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I bet there's at least one short story in this collection you still remember from a school anthology—Bradbury's deceptively simple stories tend to pack an emotional wallop. Amazon says, "Ray Bradbury's stories of the colonization of Mars form an eerie mesh of past and future. Written in the 1940s, the chronicles drip with nostalgic atmosphere--shady porches with tinkling pitchers of lemonade, grandfather clocks, chintz-covered sofas. But longing for this comfortable past proves dangerous in every way to Bradbury's characters--the golden-eyed Martians as well as the humans."
The subtitle sums this up well: "Cooking and Gardening with Twelve Families from the Edible Plant Kingdom, with over 300 Deliciously Simple Recipes." Inspire your garden, your kitchen, and your farmers market runs with this gorgeous, informative book about cooking and growing all kinds of vegetables. I love physical copies of cookbooks, but this is such a steal that it's worth picking up a copy if you don't have one yet.
A sophisticated, surprising fantasy that's feminist and inclusive in really interesting ways. From our review (in the spring 2016 issue): "Spectacular world-building lights up this fantasy about a world where humans and intelligent dragons live in an uneasy truce."
I read this book with my AP English students this year, and I was struck by 1. how gorgeous the language is (which shouldn't have surprised me, I guess, since Robert Penn Warren is a poet) and 2. how shockingly, immediately relevant it felt in today's political world. This is a great one for your high school reading list.
When Thomas wakes up in the Glade, he has no memories of his previous life and no idea how to solve the life-size maze he and his fellow Gladers must exit to escape. We recommended this for fans of The Hunger Games and Percy Jackson.
Suzanne is always trying to get people to read this pre-apocalyptic mystery—she even assigns it in her Apocalyptic Lit class. From her column: “There’s a meteor heading for Earth that will create an extinction-level event in a matter of months, and Hank Palace, recently promoted to detective, is put in charge of a suicide investigation only to become convinced that he’s actually dealing with murder. But the response that he gets from colleagues and witnesses is “so what?” When civilization is in crisis and all around people are walking off the job and (occasionally) in front of buses, the question becomes what do we owe ourselves and each other when we’re facing the end of the world? How do we live our lives when the end is in sight? We are defined by the choices we make, and nowhere is that more clear than in Det. Palace’s world, when there’s nothing left but the final countdown.”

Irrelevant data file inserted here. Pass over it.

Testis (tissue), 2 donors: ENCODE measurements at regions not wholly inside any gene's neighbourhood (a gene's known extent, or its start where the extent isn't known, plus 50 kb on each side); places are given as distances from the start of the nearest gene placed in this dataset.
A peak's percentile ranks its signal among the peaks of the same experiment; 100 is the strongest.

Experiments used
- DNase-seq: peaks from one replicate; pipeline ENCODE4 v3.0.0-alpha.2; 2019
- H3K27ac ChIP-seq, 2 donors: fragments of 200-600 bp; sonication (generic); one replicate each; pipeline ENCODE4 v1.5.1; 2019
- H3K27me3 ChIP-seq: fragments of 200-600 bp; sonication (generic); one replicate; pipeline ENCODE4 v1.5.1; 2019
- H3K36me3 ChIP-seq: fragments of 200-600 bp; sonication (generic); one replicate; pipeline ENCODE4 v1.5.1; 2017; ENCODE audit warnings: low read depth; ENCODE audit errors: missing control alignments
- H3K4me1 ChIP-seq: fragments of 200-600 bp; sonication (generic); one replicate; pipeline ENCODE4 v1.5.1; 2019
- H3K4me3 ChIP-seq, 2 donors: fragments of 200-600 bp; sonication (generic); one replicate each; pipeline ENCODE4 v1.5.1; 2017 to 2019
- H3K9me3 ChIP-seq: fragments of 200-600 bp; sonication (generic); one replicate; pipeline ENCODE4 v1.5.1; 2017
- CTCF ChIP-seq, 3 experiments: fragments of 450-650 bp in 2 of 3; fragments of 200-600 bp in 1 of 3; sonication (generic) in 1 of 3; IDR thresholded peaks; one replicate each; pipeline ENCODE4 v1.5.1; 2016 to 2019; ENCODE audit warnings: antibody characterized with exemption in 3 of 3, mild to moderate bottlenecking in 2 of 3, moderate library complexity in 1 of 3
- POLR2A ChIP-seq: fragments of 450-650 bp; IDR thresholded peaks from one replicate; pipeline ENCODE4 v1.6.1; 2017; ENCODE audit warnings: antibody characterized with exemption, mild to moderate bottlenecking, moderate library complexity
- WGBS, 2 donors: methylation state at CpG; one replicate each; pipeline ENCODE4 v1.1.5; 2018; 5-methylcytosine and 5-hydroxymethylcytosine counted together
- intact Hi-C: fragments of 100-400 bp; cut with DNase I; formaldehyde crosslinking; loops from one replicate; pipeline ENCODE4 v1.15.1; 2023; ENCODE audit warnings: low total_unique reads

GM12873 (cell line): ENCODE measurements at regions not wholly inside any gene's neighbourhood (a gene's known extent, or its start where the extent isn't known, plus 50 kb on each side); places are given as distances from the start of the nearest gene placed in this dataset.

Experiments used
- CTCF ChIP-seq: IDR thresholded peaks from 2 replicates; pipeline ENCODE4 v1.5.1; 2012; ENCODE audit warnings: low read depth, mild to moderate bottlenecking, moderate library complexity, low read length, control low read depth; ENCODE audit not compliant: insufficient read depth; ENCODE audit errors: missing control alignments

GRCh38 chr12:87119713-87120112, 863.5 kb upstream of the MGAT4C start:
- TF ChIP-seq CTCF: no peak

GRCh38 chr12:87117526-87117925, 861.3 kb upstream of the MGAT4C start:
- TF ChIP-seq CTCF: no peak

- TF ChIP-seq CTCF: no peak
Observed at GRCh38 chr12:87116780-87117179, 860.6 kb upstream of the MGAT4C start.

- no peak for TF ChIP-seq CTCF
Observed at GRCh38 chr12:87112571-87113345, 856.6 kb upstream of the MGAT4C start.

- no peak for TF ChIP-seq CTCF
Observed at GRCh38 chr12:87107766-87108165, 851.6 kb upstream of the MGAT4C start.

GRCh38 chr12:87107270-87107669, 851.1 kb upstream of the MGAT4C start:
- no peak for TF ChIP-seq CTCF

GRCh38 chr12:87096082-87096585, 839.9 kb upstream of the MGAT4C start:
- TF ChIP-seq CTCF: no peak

The original computers weren't machines, they were people—specifically women who, armed with slide rules and sharpened pencils, performed the complex calculations needed to get the space program (literally) off the ground. This book shines a long overdue spotlight on the women scientists and mathematicians who contributed to the early work of the space program, and it's a great read on its own or as part of a larger study with The Glass Universe and Hidden Figures.
Cimorene, who would rather run off with dragons than marry a nice sixth grade Academic prince, is the kind of heroine you want to high-five. A terrific inversion of the classic princess story — with bonus dragons.
I chose this for my spring book club pick for our hybrid high school because I think it's such a great example of plotting and creating atmosphere. Ten strangers are invited to a mysterious island, where they discover they have a deadly secret in common.
Suzanne says: "I love the beginning: there’s a modern-day town on the edge of a forest and everything is perfectly normal, except for the unbreakable glass casket in the forest where a horned prince has slept for decades. And a changeling attends high school with our protagonists and every year a couple of tourists get eaten, but yeah, other than that everything’s perfectly normal."
From Booklist: "Tommy and his friends think that Dwight is a weirdo who’s “always talking about robots or spiders or something.” In true Dwight fashion, he shows up at school one day brandishing a little origami Yoda finger puppet. The really weird thing is that it doles out very un-Dwight-like bits of wisdom, and the mystery is whether the Yoda is just Dwight talking in a funny voice or if it actually has mystical powers." Hand this to your 4th to 6th grader who loves the Wimpy Kid series.
A great readaloud for U.S. pioneer history, this book touches on the other-ness of the prairie landscape, the loneliness of homesteading, and the importance of family in building the West. When a Maine woman answers an ad to be a second wife and stepmother to a family in the West, everyone involved finds unexpected happiness.
From our review: "Charmed Life is the first book in Diana Wynne Jones’ Chrestomanci series, and it’s a delightful introduction to the world of the Chrestomanci, where magic is so ubiquitous that it needs a sort of President-of-All-Things-Magical to keep it all in check... You don’t have to go out and buy every single book Diana Wynne Jones has ever written after reading this, but I bet you’ll want to.
From our essential graphic novels for middle grades reading list (summer 2017): "Siblings Emily and Navin must rescue their mother from a strange alternate world in this first book in the Amulet series."